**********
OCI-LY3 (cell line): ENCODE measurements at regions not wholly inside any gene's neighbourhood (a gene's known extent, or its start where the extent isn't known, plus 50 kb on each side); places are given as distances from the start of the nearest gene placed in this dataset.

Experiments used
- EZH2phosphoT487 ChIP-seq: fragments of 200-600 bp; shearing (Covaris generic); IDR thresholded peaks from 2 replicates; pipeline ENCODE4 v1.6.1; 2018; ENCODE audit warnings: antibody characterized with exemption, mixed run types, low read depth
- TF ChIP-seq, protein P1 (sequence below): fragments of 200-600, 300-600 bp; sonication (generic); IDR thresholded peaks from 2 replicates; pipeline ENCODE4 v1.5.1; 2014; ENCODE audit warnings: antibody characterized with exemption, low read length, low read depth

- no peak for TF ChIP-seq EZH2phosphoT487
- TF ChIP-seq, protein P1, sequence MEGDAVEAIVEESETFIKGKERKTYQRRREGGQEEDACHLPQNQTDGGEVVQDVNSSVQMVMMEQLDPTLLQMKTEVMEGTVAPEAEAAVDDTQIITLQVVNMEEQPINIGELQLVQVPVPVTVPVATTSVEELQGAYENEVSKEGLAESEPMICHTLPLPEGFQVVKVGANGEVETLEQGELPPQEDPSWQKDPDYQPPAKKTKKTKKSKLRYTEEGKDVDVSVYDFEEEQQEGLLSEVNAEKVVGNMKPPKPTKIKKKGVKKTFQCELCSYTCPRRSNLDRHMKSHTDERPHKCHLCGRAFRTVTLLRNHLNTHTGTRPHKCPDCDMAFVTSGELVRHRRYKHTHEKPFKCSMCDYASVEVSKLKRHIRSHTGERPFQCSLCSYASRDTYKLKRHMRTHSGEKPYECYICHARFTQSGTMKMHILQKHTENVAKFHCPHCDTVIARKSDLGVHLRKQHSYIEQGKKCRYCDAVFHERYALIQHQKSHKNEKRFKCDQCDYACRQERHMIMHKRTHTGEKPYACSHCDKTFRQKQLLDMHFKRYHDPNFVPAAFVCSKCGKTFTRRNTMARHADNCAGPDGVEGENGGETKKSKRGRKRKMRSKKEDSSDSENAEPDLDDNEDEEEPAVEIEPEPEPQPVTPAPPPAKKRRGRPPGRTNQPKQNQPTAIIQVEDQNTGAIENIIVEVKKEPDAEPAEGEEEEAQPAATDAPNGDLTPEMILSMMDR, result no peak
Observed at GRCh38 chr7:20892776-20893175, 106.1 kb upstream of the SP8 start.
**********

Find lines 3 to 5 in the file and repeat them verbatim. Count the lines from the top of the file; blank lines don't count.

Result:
- EZH2phosphoT487 ChIP-seq: fragments of 200-600 bp; shearing (Covaris generic); IDR thresholded peaks from 2 replicates; pipeline ENCODE4 v1.6.1; 2018; ENCODE audit warnings: antibody characterized with exemption, mixed run types, low read depth
- TF ChIP-seq, protein P1 (sequence below): fragments of 200-600, 300-600 bp; sonication (generic); IDR thresholded peaks from 2 replicates; pipeline ENCODE4 v1.5.1; 2014; ENCODE audit warnings: antibody characterized with exemption, low read length, low read depth

- no peak for TF ChIP-seq EZH2phosphoT487